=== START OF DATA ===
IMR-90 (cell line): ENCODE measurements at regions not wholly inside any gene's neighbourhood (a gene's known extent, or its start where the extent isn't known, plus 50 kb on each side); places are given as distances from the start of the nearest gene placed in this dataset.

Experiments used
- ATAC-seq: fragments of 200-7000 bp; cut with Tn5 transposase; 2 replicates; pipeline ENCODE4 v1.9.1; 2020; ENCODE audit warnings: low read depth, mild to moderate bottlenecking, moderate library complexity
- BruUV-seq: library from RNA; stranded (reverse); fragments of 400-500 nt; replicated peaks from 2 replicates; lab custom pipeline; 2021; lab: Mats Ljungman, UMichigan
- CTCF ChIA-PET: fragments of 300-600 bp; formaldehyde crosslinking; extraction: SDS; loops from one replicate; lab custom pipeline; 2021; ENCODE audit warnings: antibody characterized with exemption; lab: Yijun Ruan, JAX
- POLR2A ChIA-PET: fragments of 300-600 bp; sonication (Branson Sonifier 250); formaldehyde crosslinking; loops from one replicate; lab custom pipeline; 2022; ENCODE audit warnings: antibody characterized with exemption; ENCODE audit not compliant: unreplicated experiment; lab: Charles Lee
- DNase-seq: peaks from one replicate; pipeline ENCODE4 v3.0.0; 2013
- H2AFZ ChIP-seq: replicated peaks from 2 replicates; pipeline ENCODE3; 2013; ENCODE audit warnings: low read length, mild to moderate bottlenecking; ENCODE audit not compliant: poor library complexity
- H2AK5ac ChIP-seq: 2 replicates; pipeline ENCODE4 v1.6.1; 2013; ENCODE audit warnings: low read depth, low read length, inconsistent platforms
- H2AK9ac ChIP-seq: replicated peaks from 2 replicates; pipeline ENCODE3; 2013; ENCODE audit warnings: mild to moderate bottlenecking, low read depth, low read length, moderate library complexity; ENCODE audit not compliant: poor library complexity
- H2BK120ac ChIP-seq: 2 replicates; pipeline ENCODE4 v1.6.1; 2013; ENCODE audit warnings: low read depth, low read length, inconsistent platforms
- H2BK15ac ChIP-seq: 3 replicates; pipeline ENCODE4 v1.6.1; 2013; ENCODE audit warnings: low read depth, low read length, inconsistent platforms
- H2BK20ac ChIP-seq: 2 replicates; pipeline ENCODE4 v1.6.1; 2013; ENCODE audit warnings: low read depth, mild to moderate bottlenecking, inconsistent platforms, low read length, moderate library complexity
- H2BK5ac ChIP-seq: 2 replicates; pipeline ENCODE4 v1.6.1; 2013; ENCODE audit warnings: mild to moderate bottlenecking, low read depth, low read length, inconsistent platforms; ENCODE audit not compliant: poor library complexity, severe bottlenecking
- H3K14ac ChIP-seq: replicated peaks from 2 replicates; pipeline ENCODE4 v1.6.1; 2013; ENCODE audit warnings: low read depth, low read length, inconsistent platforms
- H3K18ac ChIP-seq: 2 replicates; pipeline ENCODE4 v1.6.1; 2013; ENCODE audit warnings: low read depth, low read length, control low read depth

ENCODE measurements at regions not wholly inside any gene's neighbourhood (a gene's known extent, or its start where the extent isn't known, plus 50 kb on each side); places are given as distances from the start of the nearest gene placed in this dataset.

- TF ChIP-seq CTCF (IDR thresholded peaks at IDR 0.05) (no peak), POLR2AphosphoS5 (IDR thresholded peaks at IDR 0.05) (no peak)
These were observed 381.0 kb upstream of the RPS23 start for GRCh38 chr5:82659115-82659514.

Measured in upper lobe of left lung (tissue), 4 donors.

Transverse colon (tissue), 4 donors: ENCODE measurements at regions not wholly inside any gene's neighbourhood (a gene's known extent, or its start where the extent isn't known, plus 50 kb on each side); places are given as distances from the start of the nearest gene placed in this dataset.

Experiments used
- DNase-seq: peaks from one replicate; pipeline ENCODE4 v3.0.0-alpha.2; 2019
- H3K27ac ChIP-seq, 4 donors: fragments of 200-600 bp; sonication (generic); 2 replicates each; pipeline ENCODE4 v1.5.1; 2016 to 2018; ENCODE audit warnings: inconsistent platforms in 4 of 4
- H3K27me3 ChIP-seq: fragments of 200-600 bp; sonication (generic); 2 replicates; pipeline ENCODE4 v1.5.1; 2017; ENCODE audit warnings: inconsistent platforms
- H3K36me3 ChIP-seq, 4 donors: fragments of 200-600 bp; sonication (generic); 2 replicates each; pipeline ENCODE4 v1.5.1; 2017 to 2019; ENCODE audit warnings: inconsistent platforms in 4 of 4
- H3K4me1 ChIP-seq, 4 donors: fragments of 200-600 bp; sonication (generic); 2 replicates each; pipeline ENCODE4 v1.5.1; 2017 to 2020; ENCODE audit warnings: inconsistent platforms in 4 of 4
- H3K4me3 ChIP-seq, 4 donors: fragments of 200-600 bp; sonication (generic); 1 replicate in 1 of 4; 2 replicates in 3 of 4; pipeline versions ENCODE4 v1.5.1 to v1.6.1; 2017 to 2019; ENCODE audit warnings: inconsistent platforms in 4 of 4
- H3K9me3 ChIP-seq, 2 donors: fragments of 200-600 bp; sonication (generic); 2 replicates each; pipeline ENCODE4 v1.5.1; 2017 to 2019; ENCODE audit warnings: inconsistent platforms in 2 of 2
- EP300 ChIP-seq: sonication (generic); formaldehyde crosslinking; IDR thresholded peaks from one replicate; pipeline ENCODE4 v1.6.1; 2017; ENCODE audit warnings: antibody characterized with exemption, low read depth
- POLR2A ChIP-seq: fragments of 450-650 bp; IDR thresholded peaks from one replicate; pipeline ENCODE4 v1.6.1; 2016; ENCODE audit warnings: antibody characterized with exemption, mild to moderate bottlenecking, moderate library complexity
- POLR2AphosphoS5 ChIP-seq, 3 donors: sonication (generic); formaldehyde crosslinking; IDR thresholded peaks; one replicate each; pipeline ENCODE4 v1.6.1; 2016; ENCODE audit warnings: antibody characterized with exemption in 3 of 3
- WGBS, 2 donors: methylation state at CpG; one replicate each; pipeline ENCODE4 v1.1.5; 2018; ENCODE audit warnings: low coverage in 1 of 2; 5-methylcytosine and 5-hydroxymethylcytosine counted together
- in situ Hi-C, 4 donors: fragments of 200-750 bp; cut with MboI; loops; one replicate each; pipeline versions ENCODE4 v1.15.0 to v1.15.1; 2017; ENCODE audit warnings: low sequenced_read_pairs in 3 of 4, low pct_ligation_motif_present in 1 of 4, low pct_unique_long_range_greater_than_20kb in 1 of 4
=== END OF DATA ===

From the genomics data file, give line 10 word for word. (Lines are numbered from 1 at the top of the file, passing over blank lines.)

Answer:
- H2AK9ac ChIP-seq: replicated peaks from 2 replicates; pipeline ENCODE3; 2013; ENCODE audit warnings: mild to moderate bottlenecking, low read depth, low read length, moderate library complexity; ENCODE audit not compliant: poor library complexity